The Air Force is slated to shut down three units that specialize in Train, Advise and Assist

NVSMITH

Airman 1st Class
156
231
Jul 26, 2011
"The Air Force is shuttering a pair of critical programs that trained foreign air forces in Afghanistan and beyond"
Air Force will shut down program that trains foreign pilots
"By the end of this year, Task & Purpose has learned, the Air Force is slated to shut down three units that specialize in Train, Advise and Assist (TAA) and Combat Air Advisor (CAA) missions: the 81st Fighter Squadron out of Moody Air Force Base, Georgia, and the 6th Special Operations Squadron and 711th Special Operations Squadron, both at Duke Airfield, Florida. These units provide formal training to friendly foreign states' militaries through hands-on assistance, total immersion, and institutional expertise in the use of unique and tailored airpower, including light attack, intelligence, surveillance, target acquisition, and reconnaissance (ISR), and air mobility, particularly for austere operational locales.
 

glennasher

Senior Airman
404
413
Jun 16, 2007
Louisville, KY
Trying to save money for those pricey new F-35s, no doubt. They never wanted those jobs anyway, they're all about the zoomy stuff, not the down and dirty stuff warfighters actually need on the ground.
 

Thumpalumpacus

1st Lieutenant
6,279
8,813
Feb 5, 2021
Tejas
"The Air Force is shuttering a pair of critical programs that trained foreign air forces in Afghanistan and beyond"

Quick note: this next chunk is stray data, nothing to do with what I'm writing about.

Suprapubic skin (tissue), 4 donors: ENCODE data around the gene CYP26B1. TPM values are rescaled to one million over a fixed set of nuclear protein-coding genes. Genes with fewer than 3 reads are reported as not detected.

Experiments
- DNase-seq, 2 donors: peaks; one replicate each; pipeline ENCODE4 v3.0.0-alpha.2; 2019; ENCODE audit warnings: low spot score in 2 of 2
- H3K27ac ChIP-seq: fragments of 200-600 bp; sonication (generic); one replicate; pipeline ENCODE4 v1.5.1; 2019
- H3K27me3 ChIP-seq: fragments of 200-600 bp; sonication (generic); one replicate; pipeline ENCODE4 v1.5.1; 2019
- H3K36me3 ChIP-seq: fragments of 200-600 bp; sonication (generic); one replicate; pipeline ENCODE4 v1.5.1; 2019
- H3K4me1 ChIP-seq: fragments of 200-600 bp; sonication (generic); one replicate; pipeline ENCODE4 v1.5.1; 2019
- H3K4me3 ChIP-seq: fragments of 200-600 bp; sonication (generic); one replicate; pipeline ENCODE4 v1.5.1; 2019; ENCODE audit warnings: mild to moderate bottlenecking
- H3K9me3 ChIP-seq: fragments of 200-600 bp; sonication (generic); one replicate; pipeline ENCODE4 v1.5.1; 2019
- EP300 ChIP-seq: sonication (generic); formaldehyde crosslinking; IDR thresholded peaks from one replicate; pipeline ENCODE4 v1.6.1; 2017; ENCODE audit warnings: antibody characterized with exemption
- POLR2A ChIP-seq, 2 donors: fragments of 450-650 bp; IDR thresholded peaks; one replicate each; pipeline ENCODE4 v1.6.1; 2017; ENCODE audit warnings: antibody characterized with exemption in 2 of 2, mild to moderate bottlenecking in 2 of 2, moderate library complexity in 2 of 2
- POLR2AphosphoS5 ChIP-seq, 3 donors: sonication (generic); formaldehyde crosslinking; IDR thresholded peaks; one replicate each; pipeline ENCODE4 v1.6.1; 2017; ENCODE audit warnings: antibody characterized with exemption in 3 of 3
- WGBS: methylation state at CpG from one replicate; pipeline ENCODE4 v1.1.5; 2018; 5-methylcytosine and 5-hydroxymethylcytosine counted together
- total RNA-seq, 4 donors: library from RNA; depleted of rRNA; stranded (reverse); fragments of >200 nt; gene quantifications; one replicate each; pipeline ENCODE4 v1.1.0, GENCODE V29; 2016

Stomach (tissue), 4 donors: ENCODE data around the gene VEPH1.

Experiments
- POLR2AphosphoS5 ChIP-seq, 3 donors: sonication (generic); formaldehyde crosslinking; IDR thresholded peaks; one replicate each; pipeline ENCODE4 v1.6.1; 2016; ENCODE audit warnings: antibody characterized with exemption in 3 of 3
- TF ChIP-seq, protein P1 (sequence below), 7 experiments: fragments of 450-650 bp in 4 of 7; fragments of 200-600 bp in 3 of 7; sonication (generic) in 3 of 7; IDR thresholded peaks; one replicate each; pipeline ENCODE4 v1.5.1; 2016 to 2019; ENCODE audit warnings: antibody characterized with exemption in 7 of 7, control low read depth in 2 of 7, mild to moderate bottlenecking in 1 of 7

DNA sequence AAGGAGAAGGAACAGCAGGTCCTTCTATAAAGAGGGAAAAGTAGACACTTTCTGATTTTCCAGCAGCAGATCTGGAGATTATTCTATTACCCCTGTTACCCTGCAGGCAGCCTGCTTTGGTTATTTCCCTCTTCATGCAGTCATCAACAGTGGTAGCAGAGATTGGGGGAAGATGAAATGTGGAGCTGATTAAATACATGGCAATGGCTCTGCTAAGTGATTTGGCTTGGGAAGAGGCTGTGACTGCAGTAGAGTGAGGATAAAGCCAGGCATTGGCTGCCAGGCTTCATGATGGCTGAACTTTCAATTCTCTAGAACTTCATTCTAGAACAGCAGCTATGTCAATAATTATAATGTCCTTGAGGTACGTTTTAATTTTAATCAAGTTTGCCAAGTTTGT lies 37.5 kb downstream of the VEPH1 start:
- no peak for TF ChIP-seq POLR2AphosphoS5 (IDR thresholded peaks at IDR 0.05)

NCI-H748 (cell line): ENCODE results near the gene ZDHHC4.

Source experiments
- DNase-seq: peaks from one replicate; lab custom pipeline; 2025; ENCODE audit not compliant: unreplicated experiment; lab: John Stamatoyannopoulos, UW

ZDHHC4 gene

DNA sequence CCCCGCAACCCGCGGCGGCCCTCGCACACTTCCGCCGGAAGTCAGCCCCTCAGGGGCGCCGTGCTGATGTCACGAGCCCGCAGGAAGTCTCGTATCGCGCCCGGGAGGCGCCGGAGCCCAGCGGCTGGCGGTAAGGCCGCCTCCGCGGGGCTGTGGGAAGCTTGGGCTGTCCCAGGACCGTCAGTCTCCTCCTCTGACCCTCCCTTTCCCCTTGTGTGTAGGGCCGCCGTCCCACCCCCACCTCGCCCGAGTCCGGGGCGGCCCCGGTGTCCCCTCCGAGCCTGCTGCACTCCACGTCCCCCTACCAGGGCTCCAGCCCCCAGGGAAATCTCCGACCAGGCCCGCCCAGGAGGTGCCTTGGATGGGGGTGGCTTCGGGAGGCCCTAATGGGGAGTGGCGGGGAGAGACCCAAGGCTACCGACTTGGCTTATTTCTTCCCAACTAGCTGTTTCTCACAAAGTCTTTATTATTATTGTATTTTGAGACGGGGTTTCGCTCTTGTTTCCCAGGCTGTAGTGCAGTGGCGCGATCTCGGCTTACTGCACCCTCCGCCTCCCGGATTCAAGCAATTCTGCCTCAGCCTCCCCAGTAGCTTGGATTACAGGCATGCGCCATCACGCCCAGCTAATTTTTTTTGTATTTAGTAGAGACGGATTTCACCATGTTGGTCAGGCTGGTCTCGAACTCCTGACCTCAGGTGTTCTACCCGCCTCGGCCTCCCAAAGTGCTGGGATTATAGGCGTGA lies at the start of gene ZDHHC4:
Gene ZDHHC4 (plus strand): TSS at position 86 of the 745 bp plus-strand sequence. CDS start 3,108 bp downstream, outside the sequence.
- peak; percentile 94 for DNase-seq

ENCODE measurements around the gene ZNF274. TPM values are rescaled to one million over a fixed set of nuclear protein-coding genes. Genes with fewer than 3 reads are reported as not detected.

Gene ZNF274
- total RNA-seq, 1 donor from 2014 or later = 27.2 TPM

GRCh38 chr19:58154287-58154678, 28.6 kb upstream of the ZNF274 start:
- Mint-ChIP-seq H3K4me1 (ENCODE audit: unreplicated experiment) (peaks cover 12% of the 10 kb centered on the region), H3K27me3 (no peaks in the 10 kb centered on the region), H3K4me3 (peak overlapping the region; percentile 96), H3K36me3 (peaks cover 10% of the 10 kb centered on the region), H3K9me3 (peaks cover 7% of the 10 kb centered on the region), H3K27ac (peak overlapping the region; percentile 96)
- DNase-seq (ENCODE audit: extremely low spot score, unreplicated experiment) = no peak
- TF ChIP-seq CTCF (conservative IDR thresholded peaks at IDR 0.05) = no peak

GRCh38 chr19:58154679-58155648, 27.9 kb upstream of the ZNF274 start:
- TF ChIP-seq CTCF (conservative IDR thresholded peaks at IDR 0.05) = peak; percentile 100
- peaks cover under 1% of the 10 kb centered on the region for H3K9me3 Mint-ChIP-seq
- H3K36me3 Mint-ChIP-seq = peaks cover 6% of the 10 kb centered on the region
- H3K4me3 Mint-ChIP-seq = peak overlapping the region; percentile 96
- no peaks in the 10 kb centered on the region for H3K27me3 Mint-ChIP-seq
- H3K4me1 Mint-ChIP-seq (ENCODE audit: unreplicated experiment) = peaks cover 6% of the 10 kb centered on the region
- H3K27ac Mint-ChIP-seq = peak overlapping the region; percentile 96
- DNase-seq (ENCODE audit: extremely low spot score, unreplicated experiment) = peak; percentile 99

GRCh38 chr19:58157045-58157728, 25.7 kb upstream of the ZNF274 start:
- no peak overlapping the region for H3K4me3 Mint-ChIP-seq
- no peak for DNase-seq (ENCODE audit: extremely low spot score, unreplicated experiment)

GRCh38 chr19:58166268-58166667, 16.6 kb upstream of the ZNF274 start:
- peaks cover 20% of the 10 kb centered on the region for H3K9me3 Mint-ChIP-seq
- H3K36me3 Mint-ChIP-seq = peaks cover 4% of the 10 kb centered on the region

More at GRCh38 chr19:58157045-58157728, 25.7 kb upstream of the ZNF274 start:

Air Force will shut down program that trains foreign pilots
"By the end of this year, Task & Purpose has learned, the Air Force is slated to shut down three units that specialize in Train, Advise and Assist (TAA) and Combat Air Advisor (CAA) missions: the 81st Fighter Squadron out of Moody Air Force Base, Georgia, and the 6th Special Operations Squadron and 711th Special Operations Squadron, both at Duke Airfield, Florida. These units provide formal training to friendly foreign states' militaries through hands-on assistance, total immersion, and institutional expertise in the use of unique and tailored airpower, including light attack, intelligence, surveillance, target acquisition, and reconnaissance (ISR), and air mobility, particularly for austere operational locales.

I'm assuming this is different from the specific-type training carried out at Luke and now Hill AFBs?

It seems pound-foolish all the same, to me.
 

NVSMITH

Airman 1st Class
156
231
Jul 26, 2011
-No conflict in training foreign pilots in REAL airplanes like the F-16 and F-35.
-AFSOC (Air Force Special Operations Command), amongst other things, has the job of training both US and foreign pilots in foreign, some adversary and US non-military aircraft. When the US wanted to sell Basler BT-67/ Turbo DC-3s the training was based at Hurlburt Field, FL. The flight line often had a curious mix of aircraft types.
-They also have ex-Soviet aircraft, both fixed and rotary wing, but nothing high performance. The mission was to make foreign aircrews and maintenance folks a bit better. Some of the maintenance stuff used to be taught at Albrook Field in Panama. Side note: The Panamanians agreed that Albrook Field would remain a non-flying installation. The Air Force closed it due to Albrook's precarious location. The Panamanians first opened it up to ultra-lights; it is now listed as Aeropuerto Internacional de Albrook "Marcos A. Gelabert" (IATA: PAC, ICAO: MPMG)
 

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